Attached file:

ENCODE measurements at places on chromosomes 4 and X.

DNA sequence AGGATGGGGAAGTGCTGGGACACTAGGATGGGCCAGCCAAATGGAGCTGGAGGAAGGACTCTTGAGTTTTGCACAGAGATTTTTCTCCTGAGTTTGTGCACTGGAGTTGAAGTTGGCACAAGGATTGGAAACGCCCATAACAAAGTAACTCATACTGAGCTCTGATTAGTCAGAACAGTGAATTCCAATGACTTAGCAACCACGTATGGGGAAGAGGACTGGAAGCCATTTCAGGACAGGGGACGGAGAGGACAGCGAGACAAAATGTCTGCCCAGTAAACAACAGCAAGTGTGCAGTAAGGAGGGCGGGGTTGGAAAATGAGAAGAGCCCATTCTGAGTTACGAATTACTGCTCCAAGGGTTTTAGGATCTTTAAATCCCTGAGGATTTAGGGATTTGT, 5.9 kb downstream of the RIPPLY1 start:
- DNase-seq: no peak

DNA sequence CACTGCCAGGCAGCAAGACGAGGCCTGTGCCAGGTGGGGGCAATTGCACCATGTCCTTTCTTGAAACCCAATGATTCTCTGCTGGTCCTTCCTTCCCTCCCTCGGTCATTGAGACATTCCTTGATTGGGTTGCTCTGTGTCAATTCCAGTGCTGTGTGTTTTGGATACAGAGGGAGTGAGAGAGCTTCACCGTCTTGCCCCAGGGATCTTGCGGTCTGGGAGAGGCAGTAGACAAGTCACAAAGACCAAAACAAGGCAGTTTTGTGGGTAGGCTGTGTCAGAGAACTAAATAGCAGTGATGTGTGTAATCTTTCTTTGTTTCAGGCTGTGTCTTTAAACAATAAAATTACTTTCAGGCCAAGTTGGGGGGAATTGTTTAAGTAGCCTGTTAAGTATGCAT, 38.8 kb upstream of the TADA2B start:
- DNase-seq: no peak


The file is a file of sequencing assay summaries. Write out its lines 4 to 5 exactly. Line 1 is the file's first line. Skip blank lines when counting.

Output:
DNA sequence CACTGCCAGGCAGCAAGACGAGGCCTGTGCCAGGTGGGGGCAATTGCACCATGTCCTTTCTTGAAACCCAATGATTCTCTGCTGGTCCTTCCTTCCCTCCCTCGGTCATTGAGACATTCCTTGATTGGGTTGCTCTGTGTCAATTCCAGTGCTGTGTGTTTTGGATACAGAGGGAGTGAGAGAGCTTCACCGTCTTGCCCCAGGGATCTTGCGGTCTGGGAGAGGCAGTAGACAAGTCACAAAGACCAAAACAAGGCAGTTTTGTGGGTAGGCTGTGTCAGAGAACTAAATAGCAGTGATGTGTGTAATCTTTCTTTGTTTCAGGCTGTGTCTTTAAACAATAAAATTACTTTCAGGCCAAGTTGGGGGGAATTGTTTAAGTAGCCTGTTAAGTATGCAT, 38.8 kb upstream of the TADA2B start:
- DNase-seq: no peak